The standard Scrum answer would be to ask the team what they think. Scrum Teams are supposed to be self-organizing, which means that they can choose how to best complete their work. The team should be able to identify the management of technical debt as a problem and then come up with ideas.

However, in the real world, sometimes, the team may not be experienced or savvy enough to see these problems before they are too late. Good coaching from someone who has experienced these problems before can help with guiding the team to ask the right questions and think about certain problems before they become problems.

I would have no objections if the team would want to keep technical debt work tracked in the Product Backlog. I think that this is probably the right thing to do - it can be reviewed with the rest of the Product Backlog. If there are dependencies between technical debt and features (such as resolving the technical debt would lead to a higher quality feature being delivered in less time), these can be identified and managed by the Product Owner and Development Team.


Yes, technical debt will, at the end of the day, end up in your task tracking system in one way or another.

An obvious way:

  • Joe implements feature X, and notices that there is problem Y in component Z.
  • Joe proceeds, as planned in the sprint planning, to do what he must do, but immediately registers a new task "fix Y in Z" in the backlog. Maybe he marks it with a tag "technical debt" if you have such a mechanism in your system.
  • During the next sprint planning, Joe either recalls that issue and asks the Product Owner to include it into the comming sprint; arguing why it is good etc.
  • Alternatively/additionally, the team + Product Owner could come to the conclusion that each sprint will invest some amount of time into fixing such "debt" issues, so Joe does not need to argue as much.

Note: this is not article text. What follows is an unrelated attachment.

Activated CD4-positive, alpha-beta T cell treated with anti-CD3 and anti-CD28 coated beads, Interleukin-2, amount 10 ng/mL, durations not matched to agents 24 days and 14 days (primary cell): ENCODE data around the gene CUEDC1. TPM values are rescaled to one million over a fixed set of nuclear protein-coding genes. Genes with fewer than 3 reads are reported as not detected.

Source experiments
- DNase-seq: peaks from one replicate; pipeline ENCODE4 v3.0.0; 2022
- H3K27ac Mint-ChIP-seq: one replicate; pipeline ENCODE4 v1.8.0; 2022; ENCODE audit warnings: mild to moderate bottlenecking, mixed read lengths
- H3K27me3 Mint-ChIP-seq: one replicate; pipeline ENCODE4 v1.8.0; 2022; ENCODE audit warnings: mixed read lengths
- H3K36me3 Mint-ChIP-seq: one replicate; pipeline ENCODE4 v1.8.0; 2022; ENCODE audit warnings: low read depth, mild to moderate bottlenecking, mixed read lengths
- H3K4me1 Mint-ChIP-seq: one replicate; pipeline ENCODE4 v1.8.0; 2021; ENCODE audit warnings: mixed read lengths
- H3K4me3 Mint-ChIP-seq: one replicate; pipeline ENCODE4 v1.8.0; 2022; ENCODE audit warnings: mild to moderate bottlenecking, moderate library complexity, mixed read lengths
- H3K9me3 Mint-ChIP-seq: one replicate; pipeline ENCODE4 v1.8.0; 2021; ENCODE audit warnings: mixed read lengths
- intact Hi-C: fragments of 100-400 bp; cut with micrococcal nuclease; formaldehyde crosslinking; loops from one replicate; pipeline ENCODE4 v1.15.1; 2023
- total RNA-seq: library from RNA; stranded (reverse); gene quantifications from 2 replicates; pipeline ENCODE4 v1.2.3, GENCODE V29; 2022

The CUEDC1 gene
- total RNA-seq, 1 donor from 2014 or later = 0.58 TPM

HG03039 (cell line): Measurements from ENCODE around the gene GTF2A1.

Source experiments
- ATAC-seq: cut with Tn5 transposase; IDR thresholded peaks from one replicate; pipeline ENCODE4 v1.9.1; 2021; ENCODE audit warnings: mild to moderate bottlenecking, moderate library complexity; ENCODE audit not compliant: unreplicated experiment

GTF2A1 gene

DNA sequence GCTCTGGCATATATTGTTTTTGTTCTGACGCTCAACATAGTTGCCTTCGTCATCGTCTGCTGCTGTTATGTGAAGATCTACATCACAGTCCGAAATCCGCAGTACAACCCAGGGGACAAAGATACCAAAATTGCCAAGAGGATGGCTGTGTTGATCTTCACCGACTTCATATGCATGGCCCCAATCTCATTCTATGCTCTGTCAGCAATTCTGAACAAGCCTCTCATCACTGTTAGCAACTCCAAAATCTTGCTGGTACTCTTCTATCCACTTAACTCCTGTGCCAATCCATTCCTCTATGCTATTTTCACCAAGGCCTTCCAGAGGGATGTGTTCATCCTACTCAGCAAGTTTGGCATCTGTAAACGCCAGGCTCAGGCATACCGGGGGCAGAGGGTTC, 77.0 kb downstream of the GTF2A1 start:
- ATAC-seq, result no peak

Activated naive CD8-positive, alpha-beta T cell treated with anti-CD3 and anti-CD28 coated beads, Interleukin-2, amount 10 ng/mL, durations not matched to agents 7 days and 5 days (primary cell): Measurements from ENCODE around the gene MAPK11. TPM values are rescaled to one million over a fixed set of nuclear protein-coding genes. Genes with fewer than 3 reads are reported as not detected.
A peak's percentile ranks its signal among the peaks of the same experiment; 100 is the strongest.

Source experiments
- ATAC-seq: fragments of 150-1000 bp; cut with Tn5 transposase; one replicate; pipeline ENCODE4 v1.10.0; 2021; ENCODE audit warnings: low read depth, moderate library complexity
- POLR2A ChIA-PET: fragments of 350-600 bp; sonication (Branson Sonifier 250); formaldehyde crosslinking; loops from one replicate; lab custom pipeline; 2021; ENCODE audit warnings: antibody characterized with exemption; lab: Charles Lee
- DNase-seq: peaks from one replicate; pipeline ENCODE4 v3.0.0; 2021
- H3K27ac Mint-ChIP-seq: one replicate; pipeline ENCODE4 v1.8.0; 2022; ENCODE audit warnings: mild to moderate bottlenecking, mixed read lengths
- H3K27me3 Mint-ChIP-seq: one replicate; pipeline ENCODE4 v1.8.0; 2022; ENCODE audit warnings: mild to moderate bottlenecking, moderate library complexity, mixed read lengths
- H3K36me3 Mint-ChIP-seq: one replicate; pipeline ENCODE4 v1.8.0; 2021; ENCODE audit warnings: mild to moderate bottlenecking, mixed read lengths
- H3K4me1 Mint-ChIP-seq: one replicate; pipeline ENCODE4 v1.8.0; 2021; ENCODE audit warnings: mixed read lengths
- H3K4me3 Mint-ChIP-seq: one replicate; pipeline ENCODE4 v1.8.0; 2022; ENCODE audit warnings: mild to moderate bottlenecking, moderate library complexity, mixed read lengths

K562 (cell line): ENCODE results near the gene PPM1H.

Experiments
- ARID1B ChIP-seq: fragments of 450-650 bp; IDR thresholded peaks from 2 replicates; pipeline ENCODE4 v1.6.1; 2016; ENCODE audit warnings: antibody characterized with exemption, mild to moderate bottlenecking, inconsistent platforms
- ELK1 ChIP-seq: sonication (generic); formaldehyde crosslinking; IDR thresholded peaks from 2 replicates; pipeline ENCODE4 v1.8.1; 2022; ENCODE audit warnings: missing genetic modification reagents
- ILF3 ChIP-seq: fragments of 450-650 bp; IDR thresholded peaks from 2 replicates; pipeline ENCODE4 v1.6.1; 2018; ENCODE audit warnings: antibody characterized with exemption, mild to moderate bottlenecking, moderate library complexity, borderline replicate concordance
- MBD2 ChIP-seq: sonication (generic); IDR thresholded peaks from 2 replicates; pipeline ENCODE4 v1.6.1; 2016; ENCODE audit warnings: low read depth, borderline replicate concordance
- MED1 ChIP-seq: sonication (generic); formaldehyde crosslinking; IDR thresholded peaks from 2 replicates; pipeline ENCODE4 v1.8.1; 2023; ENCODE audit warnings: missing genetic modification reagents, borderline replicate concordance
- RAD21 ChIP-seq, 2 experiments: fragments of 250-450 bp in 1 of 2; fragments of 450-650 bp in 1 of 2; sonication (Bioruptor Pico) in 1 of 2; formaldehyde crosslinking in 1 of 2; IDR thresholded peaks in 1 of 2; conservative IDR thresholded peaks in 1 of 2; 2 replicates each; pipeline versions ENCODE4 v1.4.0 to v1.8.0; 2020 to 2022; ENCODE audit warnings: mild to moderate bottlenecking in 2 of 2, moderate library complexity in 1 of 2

Also, over time, it usually becomes pretty obvious to team members, even in the planning phase, where the actual debt is. Sure, there some insidious debt which increases very slowly, but some things are pretty obvious. These, also, should end up in the backlog.

Finally, you can do pro-active debt-management, for example by regularly making sure that all 3rd party components are updated regularly; that deprecated components (which have no new versions for X months/years) are phased out, and such. All of this, again, are simply more backlog entries marked "technical debt".


Should we register it as another task in the product backlog to review in another sprint? Or should we put it in some document related to this product, so the team can actually know what tasks should be treated later in the development?

I think you should actually have a well structured plan on how to tackle technical debt.

  • Create a technical debt backlog plan
  • Start with the items that are more "critical". I would personally start with the ones that would make it clear for the team why it is so important to get rid of technical debt, some ideas to find this task in my last point
  • Include each sprint tasks dedicated to reduce technical debt
  • Find metrics to capture the importance of doing this tasks for the overall health of the project. Some examples are:

    • Can you finish more tasks per week?
    • Is it possible to make more accurate estimates?
    • Has there been an improvement on the time for on-boarding (and off-boarding) individuals